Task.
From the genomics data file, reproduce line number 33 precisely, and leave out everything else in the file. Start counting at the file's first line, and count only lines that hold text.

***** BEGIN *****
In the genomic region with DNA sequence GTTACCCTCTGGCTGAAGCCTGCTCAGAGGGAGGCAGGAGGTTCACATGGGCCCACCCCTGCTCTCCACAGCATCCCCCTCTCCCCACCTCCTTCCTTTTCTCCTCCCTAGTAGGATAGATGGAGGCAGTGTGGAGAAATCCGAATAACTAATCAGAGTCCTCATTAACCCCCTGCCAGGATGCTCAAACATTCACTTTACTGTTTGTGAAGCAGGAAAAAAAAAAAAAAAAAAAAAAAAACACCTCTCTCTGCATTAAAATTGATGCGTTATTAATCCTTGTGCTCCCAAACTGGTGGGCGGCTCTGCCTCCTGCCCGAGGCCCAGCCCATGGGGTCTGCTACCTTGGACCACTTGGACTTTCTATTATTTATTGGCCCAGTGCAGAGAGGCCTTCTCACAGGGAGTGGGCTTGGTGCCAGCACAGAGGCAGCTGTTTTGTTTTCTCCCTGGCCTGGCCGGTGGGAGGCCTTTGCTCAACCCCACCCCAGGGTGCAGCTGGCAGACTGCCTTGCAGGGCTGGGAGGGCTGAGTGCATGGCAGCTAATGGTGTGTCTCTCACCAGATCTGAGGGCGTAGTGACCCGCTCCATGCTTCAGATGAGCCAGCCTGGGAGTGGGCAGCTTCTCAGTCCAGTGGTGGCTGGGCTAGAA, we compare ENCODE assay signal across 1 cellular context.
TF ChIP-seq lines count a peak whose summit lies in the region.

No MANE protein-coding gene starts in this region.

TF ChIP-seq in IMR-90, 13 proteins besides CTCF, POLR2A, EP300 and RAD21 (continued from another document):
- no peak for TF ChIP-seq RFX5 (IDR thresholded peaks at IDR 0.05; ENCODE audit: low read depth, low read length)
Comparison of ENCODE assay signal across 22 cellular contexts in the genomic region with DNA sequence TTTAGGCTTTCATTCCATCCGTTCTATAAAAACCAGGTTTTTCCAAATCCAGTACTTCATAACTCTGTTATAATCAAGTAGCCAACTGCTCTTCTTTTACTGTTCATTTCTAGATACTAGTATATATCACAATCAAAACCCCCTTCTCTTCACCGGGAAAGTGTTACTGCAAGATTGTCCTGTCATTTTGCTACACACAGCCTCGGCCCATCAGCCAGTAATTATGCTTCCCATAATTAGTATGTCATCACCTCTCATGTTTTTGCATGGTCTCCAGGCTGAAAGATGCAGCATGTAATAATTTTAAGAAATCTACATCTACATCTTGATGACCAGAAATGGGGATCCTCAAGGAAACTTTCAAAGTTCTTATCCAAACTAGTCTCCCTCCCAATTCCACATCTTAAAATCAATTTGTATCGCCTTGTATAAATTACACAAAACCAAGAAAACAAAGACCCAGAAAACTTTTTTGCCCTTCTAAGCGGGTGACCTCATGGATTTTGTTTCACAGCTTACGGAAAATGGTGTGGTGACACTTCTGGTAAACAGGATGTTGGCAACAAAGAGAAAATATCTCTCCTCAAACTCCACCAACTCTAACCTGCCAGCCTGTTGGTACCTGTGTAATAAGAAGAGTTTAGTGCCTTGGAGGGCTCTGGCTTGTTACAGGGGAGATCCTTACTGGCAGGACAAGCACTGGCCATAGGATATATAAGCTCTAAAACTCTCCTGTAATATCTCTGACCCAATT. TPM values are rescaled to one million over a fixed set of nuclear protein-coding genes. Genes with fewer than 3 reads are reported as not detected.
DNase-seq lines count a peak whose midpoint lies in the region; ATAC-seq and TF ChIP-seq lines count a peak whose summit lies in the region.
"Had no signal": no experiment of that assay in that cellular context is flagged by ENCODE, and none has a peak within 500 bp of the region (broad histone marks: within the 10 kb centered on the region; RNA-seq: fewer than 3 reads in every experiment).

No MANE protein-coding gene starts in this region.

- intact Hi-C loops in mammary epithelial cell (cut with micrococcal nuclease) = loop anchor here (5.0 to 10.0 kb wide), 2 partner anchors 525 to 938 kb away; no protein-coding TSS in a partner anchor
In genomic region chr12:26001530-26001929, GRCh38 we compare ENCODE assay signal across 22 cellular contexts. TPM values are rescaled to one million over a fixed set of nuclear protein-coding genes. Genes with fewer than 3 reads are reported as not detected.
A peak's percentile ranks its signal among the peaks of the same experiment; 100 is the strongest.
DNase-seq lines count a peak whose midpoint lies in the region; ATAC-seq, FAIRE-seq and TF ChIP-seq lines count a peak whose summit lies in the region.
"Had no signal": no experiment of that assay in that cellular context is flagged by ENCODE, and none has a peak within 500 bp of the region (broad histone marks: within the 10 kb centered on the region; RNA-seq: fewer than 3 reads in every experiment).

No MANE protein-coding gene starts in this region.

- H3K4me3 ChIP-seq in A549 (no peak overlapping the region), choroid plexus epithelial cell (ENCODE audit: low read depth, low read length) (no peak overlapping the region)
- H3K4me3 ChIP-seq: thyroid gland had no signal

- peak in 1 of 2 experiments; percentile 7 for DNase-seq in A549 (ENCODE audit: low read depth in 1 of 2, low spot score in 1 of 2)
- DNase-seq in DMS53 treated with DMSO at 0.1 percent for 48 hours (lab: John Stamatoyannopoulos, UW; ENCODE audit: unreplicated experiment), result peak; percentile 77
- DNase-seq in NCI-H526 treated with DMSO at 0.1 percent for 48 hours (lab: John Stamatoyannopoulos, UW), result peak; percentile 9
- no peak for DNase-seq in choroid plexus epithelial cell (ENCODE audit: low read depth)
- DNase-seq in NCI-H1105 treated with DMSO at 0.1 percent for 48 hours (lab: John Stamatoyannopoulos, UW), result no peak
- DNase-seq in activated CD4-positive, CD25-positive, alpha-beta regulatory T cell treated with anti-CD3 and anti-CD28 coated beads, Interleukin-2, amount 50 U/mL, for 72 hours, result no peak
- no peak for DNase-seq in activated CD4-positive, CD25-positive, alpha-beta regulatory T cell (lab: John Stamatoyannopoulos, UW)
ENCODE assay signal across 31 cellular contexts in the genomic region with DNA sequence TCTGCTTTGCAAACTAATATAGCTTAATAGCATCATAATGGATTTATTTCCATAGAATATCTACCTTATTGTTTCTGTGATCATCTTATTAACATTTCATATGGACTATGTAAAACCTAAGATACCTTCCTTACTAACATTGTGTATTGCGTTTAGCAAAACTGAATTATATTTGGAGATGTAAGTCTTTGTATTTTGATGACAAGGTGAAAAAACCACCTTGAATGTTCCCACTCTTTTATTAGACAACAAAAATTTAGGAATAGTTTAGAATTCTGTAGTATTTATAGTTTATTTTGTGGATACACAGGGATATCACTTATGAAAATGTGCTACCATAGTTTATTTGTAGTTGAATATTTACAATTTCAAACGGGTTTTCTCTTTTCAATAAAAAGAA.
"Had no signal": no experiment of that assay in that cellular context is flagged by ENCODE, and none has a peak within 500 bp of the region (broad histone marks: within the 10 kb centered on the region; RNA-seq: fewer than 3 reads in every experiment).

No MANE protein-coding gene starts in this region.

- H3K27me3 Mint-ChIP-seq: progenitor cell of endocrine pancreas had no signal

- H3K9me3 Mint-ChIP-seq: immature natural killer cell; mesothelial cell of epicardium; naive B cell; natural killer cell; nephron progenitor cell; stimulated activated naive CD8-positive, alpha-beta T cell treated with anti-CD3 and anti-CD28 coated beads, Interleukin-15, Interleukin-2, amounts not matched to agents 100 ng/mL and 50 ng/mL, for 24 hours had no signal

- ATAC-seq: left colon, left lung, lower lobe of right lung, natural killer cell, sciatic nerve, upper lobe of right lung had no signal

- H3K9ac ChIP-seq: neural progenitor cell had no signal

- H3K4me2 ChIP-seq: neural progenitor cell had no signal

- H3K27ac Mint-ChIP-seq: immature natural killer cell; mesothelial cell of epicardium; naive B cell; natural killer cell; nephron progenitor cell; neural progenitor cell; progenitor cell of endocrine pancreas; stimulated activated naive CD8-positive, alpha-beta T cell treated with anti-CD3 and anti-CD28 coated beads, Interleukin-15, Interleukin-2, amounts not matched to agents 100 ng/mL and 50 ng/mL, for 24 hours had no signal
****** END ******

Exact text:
- H3K27ac Mint-ChIP-seq: immature natural killer cell; mesothelial cell of epicardium; naive B cell; natural killer cell; nephron progenitor cell; neural progenitor cell; progenitor cell of endocrine pancreas; stimulated activated naive CD8-positive, alpha-beta T cell treated with anti-CD3 and anti-CD28 coated beads, Interleukin-15, Interleukin-2, amounts not matched to agents 100 ng/mL and 50 ng/mL, for 24 hours had no signal